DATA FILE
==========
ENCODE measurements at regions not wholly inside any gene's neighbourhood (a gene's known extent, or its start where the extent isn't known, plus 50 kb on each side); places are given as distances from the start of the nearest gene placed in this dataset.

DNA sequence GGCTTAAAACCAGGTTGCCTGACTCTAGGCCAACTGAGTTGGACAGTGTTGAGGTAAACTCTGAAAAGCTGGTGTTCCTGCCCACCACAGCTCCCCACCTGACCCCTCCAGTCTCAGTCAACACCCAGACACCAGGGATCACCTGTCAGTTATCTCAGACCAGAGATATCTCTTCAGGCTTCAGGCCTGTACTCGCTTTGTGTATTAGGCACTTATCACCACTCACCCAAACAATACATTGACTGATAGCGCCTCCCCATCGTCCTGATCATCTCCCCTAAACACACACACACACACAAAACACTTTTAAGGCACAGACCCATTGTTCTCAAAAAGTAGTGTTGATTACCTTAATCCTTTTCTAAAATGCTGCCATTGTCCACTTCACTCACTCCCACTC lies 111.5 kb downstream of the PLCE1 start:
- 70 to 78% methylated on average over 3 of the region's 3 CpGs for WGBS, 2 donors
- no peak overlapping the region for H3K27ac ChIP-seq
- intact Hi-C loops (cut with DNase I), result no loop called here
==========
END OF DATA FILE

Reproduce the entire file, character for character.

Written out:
ENCODE measurements at regions not wholly inside any gene's neighbourhood (a gene's known extent, or its start where the extent isn't known, plus 50 kb on each side); places are given as distances from the start of the nearest gene placed in this dataset.

DNA sequence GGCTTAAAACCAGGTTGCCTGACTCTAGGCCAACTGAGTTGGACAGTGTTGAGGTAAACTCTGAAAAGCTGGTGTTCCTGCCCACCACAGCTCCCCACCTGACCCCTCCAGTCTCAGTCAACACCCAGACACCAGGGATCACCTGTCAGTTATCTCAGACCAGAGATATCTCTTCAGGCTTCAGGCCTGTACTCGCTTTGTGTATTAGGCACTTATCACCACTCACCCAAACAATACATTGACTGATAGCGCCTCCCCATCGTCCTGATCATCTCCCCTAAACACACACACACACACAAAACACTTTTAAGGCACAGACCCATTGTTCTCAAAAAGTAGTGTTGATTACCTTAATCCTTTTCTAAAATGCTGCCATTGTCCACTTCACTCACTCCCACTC lies 111.5 kb downstream of the PLCE1 start:
- 70 to 78% methylated on average over 3 of the region's 3 CpGs for WGBS, 2 donors
- no peak overlapping the region for H3K27ac ChIP-seq
- intact Hi-C loops (cut with DNase I), result no loop called here